“As you get into these advanced topics like strategy, digital implementation, and robotic process automation, ethics get even more involved in these areas,” Porter said. “Algorithmic bias has implications both for the financial profession and for society in general. This is one of the areas where management accountants can contribute their skills in terms of implementing controls and process auditing to ensure that when organizations implement technology, they do so without certain faults that we have read in the application. of today’s technologies.
Some algorithms may have an unconscious racial bias, as in the so-called “racial normalization” sometimes used in legal regulations which may lead to discrimination.
“When we talk about algorithmic bias, it’s not something new that has suddenly developed,” Porter said. “Rather, it’s the application of existing biases in more automated routines. Accountants have always had a responsibility to act ethically and to ensure that their work products reflect the ethics of the organizations to which they belong. As we introduce algorithms that automate the thinking process, if people code their biases, either from a project design perspective or from the background data used to create the algorithms, it can create problems later. This is an area where management accountants can really affect, identify, and provide advice on how to lessen the effect of any bias built into an algorithm.
CFOs in particular have assumed a greater role in the technology used by their organizations.
“As our profession has become more connected to the value chain, more interdisciplinary, with regards to operations, IT and data science, it increases the obligation and the opportunity for the CFO and the company. CFO’s team to monitor these risks very carefully, ”said Thomson. .
In recent months, the IMA has offered a new course on ethics in the digital age. “This is talking about algorithmic biases and other types of biases that we need to be aware of,” said Thomson. “The power of technology and all that it brings to automation and innovation is tremendous. But like any other phenomenon, there are opportunities and risks. Who better in the organization than the CFO? “
He quoted the Association of Certified Fraud Examiners Report to the Nations 2020, which estimated a total of 2,500 cases of workplace fraud in 125 countries, and more than $ 3.6 billion in economic losses (see the story).
“We have to be vigilant,” said Thomson. “When we do our training, whether it’s ethics training or cyber data security training for our staff, we have a very simple slogan: ‘Be vigilant, stay alert. ‘ As members of the finance and accounting community, we are incredibly well positioned to be leaders in ethics, education, fraud detection and prevention through risk management, internal controls, and more. . The challenge is probably going to keep increasing instead of decreasing, and we need to be on top.
Education will play an important role in training accountant ethics. “I cannot stress enough the need for ethics education, not only in academia, but also in the workplace,” Porter said. “Sometimes we teach ethics in academia as a secondary subject when I think it really should be more integrated into almost all of our courseware in the accounting and finance profession. The emphasis on ethics throughout an organization and to all employees on a regular and recurring basis really emphasizes the role of ethics in the culture of an organization and how it works. ‘integrates into the way an organization operates. I would really like to see an even greater emphasis on reiterating and reinforcing ethical business principles throughout their organizations.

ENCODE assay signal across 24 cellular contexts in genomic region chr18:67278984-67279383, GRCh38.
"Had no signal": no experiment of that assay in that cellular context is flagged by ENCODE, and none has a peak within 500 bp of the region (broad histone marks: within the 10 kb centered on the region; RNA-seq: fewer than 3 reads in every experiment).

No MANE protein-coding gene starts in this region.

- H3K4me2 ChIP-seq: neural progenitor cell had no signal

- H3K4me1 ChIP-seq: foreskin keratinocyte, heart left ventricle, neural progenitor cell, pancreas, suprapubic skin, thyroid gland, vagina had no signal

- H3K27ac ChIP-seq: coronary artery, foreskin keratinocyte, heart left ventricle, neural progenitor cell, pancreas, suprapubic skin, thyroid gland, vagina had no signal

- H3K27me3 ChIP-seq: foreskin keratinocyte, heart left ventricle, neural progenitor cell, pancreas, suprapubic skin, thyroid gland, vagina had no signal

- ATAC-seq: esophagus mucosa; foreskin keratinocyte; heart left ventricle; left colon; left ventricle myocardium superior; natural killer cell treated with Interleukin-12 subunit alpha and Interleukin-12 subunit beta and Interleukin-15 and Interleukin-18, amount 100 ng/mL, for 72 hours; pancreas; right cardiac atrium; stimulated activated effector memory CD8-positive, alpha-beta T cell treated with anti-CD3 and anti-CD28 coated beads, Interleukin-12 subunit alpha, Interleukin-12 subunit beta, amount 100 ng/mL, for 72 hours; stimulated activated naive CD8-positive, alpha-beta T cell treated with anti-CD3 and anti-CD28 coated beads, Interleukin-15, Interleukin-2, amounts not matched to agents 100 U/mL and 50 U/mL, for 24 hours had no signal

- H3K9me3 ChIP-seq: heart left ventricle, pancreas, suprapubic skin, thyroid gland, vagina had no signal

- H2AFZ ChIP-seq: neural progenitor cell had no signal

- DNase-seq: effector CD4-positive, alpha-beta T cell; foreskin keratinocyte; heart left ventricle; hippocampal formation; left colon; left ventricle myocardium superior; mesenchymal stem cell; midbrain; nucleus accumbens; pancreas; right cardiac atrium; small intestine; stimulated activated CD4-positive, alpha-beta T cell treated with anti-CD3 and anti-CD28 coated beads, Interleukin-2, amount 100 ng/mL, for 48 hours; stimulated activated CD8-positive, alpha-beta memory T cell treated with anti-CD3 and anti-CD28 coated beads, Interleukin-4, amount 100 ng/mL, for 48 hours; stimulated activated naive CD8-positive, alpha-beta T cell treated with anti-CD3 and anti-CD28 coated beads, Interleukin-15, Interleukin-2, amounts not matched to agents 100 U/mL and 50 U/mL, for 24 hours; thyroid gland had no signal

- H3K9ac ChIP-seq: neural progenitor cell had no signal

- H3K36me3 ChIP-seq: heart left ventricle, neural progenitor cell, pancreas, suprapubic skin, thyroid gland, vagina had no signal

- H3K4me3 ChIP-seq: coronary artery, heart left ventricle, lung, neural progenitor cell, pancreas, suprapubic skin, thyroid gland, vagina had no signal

Separately on Wednesday, the IMA opened a public comment period on an exposure draft titled “Essential Management Accounting Skills for All Entry-Level Accountants,” which identifies some of the key management accounting skills needed by entry-level accountants today. . The IMA Management Accounting Skills Working Group developed the proposal in response to new and emerging technologies, the increased importance of data analysis and the changing role of the professional accountant. The Exposure Draft identifies the skills and learning outcomes required for entry-level management accountants and offers course topics about them.
“The role of the management accountant is undergoing immense change, due both to technological advances which rapidly eliminate routine tasks and to increasing volumes of data combined with more sophisticated analyzes,” said the chairman of the committee. IMA Research Foundation, Raef Lawson, in a statement. “Changes to the accounting curriculum in colleges and universities should reflect these developments whether students plan to enter public accountancy, industry, or another area of accounting. It is crucial that they develop skills in the areas of accounting and strategic management analysis; management of revenues, costs and profitability; technology, data analysis and management; and professional ethics.